Trbojevic is genuinely confused when I tell him the coach thinks he’s got the biggest brain in the room. “Intelligent?” he says, deflecting. “I’m good at maths.”
What Trbojevic most certainly has is instinct and his command of the opening match of the series, which the Blues won 50-6 with the Manly star scoring three tries, underlined that very point.
It was the perfect storm: the breakneck speed of the game under the new six-to-go rules on a rock-hard surface; Fittler’s philosophy of not over-coaching his star players, telling them to “go and play”; the emergence of the greatest crop of fullbacks in the code’s history, each pushing the other to new standards; and then the simple fact Trbojevic has always been this sort of player, dating back to his junior days at the Mona Vale Raiders when he was intelligent enough to combine his skill, size and athleticism to demolish opposing teams.
Good judges on the northern beaches still recall one of his first matches for Manly in the under-20s against Penrith. Trbojevic came off the bench, slotted into the backline, carted the ball up for two carries in the one set like a front-rower, then for the rest of the match scattered the Panthers through the middle of the ruck.
It was déjà vu all over again (pun intended) when, in game one in Townsville, he carted the ball up twice in the first set, working in perfect tandem with fullback James Tedesco through Queensland’s middle.
The first glimpse of the two fullbacks working hand in glove came in game two of the 2019 series when Trbojevic returned from injury and lit up Optus Stadium in Perth, sending the series to a decider in Sydney, which the Blues won.
There’s a belief that Trbojevic and Tedesco are revolutionising the way the game is played. Again, the man himself downplays his influence.
“I don’t think it’s us — it’s the rules,” Trbojevic says. “Quicker game, a lot more opportunities. The game is evolving. A bit of it is by design but it’s also just the way I like to play footy. I’m an on-the-ball player. When you’re able to do that at speed, like you can now, you can do that a lot more.”
Nevertheless, you only had to listen to Billy Slater in commentary for Channel Nine last Sunday, when Trbojevic engineered a remarkable second-half comeback against the Titans, to understand how infectious his form has become.
“Wow,” Slater oozed more than once, which makes you wonder how the retired Storm champion himself would’ve fared under the new rules.
Slater was the best fullback of his generation for many reasons, but not least because he spent hours poring over video of opposition teams, knowing where defenders would be before they arrived.
“I do watch a lot of video about how teams defend,” Trbojevic says. “What they like to do in certain situations, so you’re prepared for it. But a lot just comes down to instinct. The more footy you play, the more footy you watch, the better you are at it.”
Trbojevic didn’t always look so comfortable in sky blue, however. When he and older brother Jake were added to the 2016 squad as development players, he seemed more like nervous ballboy than superstar-in-waiting.
“He was very quiet, a little bit awkward,” Laurie Daley, the Blues coach at the time, says. “He didn’t feel like he belonged. You knew each time he stepped onto the training paddock that he was going to be a good player — but you didn’t think he was going to be this good.”
Daley says injuries prevented Trbojevic being selected for the Blues during his tenure. Fittler knew in early 2018 the Manly fullback had to be somewhere in his backline and wing seemed like the best spot.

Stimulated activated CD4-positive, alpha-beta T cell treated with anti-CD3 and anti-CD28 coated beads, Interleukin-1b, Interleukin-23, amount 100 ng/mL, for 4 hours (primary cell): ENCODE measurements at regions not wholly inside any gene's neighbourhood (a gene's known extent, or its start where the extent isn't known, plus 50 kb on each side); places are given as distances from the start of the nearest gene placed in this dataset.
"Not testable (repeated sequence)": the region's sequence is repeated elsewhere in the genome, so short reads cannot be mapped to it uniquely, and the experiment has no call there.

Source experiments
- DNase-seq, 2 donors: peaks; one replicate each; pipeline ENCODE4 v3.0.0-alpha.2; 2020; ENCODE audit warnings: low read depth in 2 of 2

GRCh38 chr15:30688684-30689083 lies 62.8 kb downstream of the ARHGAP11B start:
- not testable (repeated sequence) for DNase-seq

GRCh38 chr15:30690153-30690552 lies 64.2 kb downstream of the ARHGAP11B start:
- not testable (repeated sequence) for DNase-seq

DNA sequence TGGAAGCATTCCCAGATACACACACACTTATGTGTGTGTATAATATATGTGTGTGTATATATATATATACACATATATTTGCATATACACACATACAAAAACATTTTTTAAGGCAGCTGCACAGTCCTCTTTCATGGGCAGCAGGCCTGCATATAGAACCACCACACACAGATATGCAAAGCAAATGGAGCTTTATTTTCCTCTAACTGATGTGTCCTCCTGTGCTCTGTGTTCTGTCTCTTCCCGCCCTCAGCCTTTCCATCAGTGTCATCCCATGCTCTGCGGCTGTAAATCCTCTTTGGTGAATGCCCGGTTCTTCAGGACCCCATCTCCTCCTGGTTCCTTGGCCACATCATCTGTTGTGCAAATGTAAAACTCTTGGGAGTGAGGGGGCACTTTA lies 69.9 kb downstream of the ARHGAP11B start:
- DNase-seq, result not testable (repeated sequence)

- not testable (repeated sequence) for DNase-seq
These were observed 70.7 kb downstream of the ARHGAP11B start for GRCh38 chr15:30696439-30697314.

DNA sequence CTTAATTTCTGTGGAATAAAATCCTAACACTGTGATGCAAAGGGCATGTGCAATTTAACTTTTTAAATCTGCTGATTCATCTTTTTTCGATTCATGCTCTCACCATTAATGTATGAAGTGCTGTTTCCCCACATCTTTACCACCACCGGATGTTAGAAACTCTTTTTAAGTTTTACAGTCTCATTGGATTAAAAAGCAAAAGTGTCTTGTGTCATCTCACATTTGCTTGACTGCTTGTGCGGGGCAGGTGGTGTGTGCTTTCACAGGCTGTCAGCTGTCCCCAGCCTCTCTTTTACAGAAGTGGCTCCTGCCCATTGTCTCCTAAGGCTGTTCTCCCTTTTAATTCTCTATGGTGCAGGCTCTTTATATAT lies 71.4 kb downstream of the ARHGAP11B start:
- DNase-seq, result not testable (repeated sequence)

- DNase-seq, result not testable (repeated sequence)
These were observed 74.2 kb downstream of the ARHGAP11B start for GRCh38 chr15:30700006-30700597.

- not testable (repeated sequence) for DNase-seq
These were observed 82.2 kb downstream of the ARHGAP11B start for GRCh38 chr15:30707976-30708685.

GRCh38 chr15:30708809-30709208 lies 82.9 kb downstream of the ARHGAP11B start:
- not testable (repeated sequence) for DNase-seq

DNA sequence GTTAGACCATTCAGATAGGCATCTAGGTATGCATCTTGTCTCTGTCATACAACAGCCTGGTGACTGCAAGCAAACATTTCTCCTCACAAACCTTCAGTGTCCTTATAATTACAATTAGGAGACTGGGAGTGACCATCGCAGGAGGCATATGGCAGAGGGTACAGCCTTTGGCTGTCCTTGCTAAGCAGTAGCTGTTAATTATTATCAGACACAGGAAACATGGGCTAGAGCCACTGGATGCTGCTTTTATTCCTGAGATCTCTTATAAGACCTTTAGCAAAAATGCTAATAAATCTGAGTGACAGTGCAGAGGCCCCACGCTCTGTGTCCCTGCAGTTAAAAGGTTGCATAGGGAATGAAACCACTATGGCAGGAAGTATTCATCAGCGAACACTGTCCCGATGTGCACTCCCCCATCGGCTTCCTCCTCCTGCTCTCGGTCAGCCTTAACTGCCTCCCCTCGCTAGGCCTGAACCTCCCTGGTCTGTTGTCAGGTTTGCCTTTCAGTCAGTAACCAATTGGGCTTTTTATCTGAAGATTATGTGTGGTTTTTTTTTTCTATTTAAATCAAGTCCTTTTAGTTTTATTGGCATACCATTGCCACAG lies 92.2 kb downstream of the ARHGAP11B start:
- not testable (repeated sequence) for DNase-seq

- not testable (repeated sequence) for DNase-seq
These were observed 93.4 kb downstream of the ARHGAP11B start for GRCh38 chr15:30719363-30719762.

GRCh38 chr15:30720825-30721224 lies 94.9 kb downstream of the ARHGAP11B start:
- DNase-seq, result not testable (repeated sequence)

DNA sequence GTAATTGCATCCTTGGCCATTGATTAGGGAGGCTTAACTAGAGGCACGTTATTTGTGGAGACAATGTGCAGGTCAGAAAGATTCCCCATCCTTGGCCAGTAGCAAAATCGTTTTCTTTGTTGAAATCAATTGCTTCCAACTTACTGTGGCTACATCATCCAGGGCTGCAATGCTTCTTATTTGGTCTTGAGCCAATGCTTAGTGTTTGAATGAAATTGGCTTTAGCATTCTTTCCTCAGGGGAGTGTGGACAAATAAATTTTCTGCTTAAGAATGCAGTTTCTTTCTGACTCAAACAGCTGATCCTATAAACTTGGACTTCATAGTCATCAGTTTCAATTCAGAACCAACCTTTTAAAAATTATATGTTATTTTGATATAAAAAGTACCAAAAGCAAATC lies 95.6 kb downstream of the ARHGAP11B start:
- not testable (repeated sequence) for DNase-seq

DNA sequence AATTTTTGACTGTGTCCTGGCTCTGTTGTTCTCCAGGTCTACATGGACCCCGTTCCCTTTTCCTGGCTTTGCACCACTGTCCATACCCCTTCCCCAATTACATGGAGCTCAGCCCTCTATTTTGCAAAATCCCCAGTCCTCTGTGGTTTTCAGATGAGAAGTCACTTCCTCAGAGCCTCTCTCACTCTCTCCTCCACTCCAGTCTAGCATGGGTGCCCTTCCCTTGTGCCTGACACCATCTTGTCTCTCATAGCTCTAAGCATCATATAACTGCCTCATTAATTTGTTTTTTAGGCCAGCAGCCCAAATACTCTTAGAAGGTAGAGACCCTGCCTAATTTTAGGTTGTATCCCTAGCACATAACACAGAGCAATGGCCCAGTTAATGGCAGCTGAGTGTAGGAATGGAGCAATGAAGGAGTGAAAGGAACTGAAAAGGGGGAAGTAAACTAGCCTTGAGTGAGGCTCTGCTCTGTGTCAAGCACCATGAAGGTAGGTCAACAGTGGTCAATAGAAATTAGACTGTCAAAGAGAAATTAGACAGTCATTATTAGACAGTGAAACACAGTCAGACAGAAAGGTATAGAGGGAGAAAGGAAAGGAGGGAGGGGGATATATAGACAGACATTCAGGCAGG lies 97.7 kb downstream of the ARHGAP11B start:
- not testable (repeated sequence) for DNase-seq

Others weren’t so sure.
“I remember a lot of people telling me he couldn’t bring the ball out of the back,” Fittler reveals. “I was like, ‘Really?’ I hadn’t thought about it like that. He wasn’t, as they say in footy terms, a ‘strong carry’ out of his own end. Then he did.”
Trbojevic had heard the noise, too.
“I didn’t start 2018 playing the best footy,” he says. “I don’t really know why but sometimes it just doesn’t work out for you.”
Since then, Trbojevic’s developed into one of the most potent players in the game with injury the only thing holding him back.
When he suffered a season-ending shoulder injury in September last year, Jake’s emotional press conference a few days later revealed genuine fears about Tom’s longevity.
Again, Trbojevic deflects: “I knew I’d be back. I’m a process person.”
When he injured his hamstring again on the eve of the season after slipping in the shower, Fittler was concerned that he’d lose some of his confidence.
A healthy rivalry between the current crop of fullbacks has assuaged those fears. When the Storm’s Ryan Papenhuyzen dazzled in the first match of the season against Souths, some asked if he was now as dominant as Tedesco.
The Roosters fullback told those close to him that he was going to end that argument straight away. Two nights later, he blew a Manly side missing Trbojevic off the park, scoring two tries.
“Fullback is the glory position at the moment, and they are all trying to be the best,” Fittler says. “And they all believe in the way they play. They’re all different. Latrell doesn’t try to be Papenhuyzen. He tries to be Latrell. Turbo just tries to be Turbo.”
Fittler is smart enough to not get in their way. At this level, managing men is more important. To that end, Fittler and Trbojevic have developed a strong bond.
“He’s definitely a dork sneaking under the radar as an athlete,” Fittler laughs.
Trbojevic will spot Fittler in the team’s downtime and simply say, “Good coaching”, a reference to how Fittler apparently doesn’t do much coaching at all.
After the hatchet job the Blues did in game one, why would he?
“Hopefully we’re coming into an era when coaches start looking at their team in terms of the players they’ve got instead of putting a cage around them and telling them how to play,” Fittler offers.
Tommy Turbo has certainly stepped out of the cage, out into the light.